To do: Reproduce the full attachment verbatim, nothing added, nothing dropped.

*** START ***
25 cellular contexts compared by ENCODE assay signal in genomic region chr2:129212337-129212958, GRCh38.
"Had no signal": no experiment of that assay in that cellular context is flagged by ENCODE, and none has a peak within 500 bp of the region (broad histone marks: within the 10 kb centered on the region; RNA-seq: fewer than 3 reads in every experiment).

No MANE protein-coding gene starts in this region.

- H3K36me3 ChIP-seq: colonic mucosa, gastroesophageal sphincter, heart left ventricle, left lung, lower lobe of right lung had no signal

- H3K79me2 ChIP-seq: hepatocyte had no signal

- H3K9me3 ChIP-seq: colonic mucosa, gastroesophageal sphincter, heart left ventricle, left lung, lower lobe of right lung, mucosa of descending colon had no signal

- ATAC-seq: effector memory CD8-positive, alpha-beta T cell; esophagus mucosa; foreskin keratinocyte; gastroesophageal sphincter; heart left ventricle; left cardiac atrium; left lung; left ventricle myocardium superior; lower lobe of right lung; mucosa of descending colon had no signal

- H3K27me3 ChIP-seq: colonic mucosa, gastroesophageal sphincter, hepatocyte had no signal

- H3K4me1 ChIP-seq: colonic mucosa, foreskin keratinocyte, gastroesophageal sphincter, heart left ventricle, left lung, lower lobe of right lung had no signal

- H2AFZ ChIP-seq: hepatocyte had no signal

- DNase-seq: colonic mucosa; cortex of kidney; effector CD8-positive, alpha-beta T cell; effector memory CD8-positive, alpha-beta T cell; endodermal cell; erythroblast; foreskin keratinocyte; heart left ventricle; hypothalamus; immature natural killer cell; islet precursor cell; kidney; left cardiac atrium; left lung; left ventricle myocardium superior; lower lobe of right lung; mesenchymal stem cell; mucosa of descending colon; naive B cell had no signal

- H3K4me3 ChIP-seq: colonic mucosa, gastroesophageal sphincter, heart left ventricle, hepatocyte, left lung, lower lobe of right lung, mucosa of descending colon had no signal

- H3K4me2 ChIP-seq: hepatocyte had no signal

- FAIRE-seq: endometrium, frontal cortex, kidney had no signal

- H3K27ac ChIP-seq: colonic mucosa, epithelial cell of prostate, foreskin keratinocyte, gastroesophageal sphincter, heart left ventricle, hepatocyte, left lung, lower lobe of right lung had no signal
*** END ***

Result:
25 cellular contexts compared by ENCODE assay signal in genomic region chr2:129212337-129212958, GRCh38.
"Had no signal": no experiment of that assay in that cellular context is flagged by ENCODE, and none has a peak within 500 bp of the region (broad histone marks: within the 10 kb centered on the region; RNA-seq: fewer than 3 reads in every experiment).

No MANE protein-coding gene starts in this region.

- H3K36me3 ChIP-seq: colonic mucosa, gastroesophageal sphincter, heart left ventricle, left lung, lower lobe of right lung had no signal

- H3K79me2 ChIP-seq: hepatocyte had no signal

- H3K9me3 ChIP-seq: colonic mucosa, gastroesophageal sphincter, heart left ventricle, left lung, lower lobe of right lung, mucosa of descending colon had no signal

- ATAC-seq: effector memory CD8-positive, alpha-beta T cell; esophagus mucosa; foreskin keratinocyte; gastroesophageal sphincter; heart left ventricle; left cardiac atrium; left lung; left ventricle myocardium superior; lower lobe of right lung; mucosa of descending colon had no signal

- H3K27me3 ChIP-seq: colonic mucosa, gastroesophageal sphincter, hepatocyte had no signal

- H3K4me1 ChIP-seq: colonic mucosa, foreskin keratinocyte, gastroesophageal sphincter, heart left ventricle, left lung, lower lobe of right lung had no signal

- H2AFZ ChIP-seq: hepatocyte had no signal

- DNase-seq: colonic mucosa; cortex of kidney; effector CD8-positive, alpha-beta T cell; effector memory CD8-positive, alpha-beta T cell; endodermal cell; erythroblast; foreskin keratinocyte; heart left ventricle; hypothalamus; immature natural killer cell; islet precursor cell; kidney; left cardiac atrium; left lung; left ventricle myocardium superior; lower lobe of right lung; mesenchymal stem cell; mucosa of descending colon; naive B cell had no signal

- H3K4me3 ChIP-seq: colonic mucosa, gastroesophageal sphincter, heart left ventricle, hepatocyte, left lung, lower lobe of right lung, mucosa of descending colon had no signal

- H3K4me2 ChIP-seq: hepatocyte had no signal

- FAIRE-seq: endometrium, frontal cortex, kidney had no signal

- H3K27ac ChIP-seq: colonic mucosa, epithelial cell of prostate, foreskin keratinocyte, gastroesophageal sphincter, heart left ventricle, hepatocyte, left lung, lower lobe of right lung had no signal